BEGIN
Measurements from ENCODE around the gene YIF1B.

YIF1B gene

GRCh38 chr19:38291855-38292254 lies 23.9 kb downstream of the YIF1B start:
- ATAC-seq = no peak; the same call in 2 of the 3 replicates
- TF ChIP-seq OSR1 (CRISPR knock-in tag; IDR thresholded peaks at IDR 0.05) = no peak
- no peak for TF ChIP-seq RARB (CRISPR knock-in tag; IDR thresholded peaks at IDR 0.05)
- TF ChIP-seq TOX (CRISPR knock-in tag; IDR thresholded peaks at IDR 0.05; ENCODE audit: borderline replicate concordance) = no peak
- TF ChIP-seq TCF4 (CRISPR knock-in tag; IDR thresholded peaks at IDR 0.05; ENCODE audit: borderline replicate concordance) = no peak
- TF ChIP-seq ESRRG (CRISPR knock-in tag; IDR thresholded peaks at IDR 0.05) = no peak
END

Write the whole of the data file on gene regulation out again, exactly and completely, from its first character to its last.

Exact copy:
Measurements from ENCODE around the gene YIF1B.

YIF1B gene

GRCh38 chr19:38291855-38292254 lies 23.9 kb downstream of the YIF1B start:
- ATAC-seq = no peak; the same call in 2 of the 3 replicates
- TF ChIP-seq OSR1 (CRISPR knock-in tag; IDR thresholded peaks at IDR 0.05) = no peak
- no peak for TF ChIP-seq RARB (CRISPR knock-in tag; IDR thresholded peaks at IDR 0.05)
- TF ChIP-seq TOX (CRISPR knock-in tag; IDR thresholded peaks at IDR 0.05; ENCODE audit: borderline replicate concordance) = no peak
- TF ChIP-seq TCF4 (CRISPR knock-in tag; IDR thresholded peaks at IDR 0.05; ENCODE audit: borderline replicate concordance) = no peak
- TF ChIP-seq ESRRG (CRISPR knock-in tag; IDR thresholded peaks at IDR 0.05) = no peak